Pablo Picasso's 1948 "Femme au chignon dans un fauteuil" (L) and David Hockney's 1988 "Malibu House" at a pre-auction viewing of property from the Goldwyn family collection at Sotheby's

With the passing of any serious art collector comes intrigue surrounding what will happen to their collection. In the case of the Samuel Goldwyn Jr. estate, the founder of multiple movie studios, you sell. In a collection that’s estimated to be worth between $25 and $30 million, 25 works will be auctioned off by Sotheby’s New York. These include works by David Hockney, Milton Avery, Diego Rivera and two famous pieces by Pablo Picasso and Henri Matisse; “Femme au Chignon Dans un Fauteuil” (1948) and "Anémones et grenades" respectively.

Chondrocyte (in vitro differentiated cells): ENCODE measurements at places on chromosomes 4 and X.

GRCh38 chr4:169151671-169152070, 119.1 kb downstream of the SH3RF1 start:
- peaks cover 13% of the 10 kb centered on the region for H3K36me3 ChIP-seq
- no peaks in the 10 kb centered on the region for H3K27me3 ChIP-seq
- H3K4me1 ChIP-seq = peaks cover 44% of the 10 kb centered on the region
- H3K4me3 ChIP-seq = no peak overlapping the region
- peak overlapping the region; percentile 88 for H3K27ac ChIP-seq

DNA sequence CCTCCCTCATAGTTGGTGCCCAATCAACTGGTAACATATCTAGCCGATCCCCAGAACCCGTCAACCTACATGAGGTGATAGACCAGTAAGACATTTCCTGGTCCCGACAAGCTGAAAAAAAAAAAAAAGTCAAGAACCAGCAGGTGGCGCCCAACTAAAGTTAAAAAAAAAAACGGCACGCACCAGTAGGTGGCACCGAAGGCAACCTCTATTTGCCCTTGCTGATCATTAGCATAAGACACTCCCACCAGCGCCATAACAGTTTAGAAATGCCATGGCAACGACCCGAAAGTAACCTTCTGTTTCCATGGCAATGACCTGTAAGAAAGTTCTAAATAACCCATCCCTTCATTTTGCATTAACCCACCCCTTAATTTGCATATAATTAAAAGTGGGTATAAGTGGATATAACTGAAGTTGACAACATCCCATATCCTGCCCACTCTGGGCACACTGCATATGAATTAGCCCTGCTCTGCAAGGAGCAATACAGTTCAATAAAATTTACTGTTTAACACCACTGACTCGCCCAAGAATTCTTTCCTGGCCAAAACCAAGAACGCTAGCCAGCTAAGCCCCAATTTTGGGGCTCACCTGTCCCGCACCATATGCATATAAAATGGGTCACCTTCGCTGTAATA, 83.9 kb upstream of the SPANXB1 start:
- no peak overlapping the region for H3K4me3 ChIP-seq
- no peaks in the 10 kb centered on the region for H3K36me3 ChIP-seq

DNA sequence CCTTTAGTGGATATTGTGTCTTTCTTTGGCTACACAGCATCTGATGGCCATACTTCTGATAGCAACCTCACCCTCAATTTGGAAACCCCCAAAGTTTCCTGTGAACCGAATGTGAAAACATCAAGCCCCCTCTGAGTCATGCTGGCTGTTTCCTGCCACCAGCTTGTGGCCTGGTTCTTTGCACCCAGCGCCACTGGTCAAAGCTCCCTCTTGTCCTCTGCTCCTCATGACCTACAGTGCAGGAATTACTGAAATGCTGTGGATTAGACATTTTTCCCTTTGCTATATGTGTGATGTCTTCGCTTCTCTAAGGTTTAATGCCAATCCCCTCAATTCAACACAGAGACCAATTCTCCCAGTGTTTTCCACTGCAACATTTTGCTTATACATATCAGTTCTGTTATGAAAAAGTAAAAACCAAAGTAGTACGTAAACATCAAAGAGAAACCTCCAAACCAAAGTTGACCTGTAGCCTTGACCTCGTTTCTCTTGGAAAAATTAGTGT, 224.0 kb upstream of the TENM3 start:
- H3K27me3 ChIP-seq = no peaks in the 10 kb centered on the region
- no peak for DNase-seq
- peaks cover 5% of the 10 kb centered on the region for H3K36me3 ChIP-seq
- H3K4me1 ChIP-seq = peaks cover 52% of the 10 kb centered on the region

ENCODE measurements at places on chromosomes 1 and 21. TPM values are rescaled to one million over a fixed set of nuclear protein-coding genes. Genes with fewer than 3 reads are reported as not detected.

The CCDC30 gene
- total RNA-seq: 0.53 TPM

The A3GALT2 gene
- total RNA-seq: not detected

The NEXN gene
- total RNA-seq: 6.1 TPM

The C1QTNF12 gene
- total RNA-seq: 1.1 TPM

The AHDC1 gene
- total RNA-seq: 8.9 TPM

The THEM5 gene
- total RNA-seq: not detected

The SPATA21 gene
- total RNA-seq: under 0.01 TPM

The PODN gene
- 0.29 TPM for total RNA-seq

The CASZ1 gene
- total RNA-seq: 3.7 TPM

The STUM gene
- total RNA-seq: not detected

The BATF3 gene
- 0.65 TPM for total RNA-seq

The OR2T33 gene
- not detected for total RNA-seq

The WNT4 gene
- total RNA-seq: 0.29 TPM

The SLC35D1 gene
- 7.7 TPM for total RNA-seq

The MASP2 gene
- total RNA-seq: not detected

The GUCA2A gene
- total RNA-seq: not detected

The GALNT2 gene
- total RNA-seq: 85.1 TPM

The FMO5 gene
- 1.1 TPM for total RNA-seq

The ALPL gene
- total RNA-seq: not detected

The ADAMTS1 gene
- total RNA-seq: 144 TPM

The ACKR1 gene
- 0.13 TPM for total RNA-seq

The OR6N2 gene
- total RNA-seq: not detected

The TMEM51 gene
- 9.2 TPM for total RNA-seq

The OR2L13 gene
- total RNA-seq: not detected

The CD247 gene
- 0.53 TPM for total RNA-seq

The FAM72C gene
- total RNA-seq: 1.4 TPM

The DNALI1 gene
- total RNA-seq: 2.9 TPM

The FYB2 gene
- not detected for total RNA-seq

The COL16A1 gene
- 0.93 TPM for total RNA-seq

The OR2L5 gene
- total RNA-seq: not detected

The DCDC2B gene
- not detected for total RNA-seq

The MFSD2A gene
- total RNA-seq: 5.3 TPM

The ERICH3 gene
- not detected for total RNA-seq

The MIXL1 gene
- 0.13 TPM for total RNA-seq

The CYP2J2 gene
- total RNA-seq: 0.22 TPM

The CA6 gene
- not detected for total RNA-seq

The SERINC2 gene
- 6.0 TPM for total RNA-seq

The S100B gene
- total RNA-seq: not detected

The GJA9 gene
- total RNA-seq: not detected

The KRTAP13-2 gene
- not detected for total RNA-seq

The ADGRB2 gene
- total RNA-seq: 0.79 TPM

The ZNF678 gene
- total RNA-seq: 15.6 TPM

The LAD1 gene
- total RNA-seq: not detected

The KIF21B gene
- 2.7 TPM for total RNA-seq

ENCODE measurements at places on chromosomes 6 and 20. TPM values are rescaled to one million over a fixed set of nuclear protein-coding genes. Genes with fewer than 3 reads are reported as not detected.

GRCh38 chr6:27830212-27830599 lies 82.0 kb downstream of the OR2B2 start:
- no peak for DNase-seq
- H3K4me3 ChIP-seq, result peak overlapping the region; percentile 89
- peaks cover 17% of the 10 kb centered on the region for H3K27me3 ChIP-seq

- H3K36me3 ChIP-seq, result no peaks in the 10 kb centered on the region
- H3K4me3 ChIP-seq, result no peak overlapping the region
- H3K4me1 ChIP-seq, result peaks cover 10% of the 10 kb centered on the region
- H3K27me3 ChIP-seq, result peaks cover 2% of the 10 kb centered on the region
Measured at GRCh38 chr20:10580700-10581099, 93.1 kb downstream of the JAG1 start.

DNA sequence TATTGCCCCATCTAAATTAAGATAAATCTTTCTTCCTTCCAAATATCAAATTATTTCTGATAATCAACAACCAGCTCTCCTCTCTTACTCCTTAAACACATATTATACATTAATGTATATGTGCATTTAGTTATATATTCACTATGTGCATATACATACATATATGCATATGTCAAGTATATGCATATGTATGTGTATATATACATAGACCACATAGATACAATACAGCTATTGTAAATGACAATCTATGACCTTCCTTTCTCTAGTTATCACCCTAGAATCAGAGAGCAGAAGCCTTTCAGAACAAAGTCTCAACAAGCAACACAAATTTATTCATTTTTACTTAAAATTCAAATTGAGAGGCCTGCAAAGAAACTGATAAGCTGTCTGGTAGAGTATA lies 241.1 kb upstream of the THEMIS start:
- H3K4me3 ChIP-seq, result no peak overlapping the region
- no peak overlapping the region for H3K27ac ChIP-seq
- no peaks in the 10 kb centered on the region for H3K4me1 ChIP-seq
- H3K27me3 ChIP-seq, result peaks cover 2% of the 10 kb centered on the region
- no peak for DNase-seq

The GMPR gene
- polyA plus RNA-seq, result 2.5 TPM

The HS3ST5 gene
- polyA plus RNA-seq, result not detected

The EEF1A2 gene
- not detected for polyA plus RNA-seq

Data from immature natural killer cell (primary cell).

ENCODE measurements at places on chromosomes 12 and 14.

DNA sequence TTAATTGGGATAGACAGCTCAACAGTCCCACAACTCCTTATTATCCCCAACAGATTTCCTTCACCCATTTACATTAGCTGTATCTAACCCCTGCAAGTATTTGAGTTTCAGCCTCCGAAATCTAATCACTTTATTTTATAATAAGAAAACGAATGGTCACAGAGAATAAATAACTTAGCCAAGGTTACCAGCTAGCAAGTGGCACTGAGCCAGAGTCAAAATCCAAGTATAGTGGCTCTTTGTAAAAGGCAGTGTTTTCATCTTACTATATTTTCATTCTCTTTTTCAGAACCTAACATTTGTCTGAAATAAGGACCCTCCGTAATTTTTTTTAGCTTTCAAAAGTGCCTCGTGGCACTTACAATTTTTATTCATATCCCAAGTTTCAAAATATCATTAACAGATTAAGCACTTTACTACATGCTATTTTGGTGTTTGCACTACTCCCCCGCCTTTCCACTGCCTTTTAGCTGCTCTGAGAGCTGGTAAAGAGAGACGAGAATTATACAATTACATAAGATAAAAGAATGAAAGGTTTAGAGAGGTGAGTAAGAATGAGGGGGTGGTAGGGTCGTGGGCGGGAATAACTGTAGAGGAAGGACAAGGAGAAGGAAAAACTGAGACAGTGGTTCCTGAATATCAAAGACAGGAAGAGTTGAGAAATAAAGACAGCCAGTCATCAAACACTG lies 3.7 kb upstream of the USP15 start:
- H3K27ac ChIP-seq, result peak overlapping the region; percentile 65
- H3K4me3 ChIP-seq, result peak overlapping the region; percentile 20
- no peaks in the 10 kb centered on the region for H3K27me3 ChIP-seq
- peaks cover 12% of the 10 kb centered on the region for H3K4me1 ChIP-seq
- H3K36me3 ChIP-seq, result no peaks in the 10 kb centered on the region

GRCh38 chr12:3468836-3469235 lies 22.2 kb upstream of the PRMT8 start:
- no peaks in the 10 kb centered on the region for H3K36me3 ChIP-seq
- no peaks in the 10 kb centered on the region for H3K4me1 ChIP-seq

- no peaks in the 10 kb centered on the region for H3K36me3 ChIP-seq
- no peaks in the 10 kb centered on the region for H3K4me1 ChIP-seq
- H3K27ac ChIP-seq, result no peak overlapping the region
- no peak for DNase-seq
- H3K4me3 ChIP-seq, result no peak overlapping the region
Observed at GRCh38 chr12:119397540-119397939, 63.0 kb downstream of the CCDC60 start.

As the son of Samuel Goldwyn Sr. — the G in M.G.M, access and taste in artwork ran in the family. As the New York Times noted, “Some historians have traced the start of the art collection to a box-office cold spurt by Samuel Goldwyn Sr. Worried that he had fallen out of touch with postwar audiences, he supposedly turned to art for inspiration. But the person driving the collecting may actually have been his wife, Frances Goldwyn.” With a diverse range in movie making in the family, its no wonder the taste carried over into art. And with such a strong provenance backing these unique originals, it will certainly be interesting to see how the auctions unfold.

Barnes, Brooks. Goldwyn Heirs to Sell Art and Hollywood Hills Mansion. New York Times. March 18, 2015.

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